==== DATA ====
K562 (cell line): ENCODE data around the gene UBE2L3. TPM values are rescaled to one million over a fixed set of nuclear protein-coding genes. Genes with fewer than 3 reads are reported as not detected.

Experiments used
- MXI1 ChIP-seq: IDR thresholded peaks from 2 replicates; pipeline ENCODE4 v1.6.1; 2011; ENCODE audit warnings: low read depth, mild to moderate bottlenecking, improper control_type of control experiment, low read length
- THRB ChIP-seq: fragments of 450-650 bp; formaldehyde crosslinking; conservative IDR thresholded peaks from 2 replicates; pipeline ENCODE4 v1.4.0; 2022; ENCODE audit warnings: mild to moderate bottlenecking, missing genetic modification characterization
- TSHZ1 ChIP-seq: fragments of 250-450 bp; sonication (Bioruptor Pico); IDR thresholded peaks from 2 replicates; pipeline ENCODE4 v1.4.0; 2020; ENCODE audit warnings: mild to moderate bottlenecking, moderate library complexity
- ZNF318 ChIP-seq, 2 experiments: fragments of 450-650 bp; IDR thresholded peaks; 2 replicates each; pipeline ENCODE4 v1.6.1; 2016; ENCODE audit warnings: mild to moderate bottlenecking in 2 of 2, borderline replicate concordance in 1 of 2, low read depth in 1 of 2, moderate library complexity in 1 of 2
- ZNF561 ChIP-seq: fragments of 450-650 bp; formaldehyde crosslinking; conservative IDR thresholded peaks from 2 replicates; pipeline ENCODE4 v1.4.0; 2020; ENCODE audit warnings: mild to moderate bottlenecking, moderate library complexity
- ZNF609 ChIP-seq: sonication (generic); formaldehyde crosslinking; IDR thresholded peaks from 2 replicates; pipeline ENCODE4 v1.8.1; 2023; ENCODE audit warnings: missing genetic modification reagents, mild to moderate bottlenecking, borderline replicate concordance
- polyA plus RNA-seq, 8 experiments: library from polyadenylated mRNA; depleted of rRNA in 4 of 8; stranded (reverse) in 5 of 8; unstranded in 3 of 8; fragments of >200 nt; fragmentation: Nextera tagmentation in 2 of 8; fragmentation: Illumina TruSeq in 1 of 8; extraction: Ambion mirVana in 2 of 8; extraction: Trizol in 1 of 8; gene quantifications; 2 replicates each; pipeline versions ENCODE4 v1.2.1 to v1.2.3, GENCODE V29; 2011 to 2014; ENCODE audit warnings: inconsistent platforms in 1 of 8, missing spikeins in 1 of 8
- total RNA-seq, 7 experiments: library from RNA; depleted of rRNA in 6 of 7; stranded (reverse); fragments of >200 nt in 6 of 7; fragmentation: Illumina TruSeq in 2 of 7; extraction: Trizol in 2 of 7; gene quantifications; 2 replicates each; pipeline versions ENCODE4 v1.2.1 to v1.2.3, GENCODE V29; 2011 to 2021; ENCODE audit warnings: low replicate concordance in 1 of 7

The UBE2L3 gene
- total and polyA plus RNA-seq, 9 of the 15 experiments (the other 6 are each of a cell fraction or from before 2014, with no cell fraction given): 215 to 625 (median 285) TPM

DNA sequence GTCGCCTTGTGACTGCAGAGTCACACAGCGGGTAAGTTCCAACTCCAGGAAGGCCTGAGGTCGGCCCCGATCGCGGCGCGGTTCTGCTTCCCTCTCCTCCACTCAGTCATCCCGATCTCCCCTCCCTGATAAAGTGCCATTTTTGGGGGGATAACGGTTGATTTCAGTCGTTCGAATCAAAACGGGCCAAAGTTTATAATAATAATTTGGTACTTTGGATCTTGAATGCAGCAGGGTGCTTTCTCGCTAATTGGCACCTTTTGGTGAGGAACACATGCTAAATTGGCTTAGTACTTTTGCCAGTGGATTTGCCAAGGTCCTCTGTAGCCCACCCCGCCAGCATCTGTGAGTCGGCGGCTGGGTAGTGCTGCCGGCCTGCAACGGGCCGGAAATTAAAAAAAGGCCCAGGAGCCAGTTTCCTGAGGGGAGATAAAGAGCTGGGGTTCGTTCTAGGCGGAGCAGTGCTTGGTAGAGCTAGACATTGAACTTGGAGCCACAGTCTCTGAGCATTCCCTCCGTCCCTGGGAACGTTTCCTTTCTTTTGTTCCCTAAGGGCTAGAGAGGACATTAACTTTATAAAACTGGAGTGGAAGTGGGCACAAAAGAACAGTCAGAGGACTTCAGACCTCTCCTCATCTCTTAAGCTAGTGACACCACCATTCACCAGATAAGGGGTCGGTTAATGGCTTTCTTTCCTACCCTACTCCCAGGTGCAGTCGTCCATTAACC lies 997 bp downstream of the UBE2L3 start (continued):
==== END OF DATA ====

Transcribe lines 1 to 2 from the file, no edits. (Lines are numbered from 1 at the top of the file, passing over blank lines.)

K562 (cell line): ENCODE data around the gene UBE2L3. TPM values are rescaled to one million over a fixed set of nuclear protein-coding genes. Genes with fewer than 3 reads are reported as not detected.

Experiments used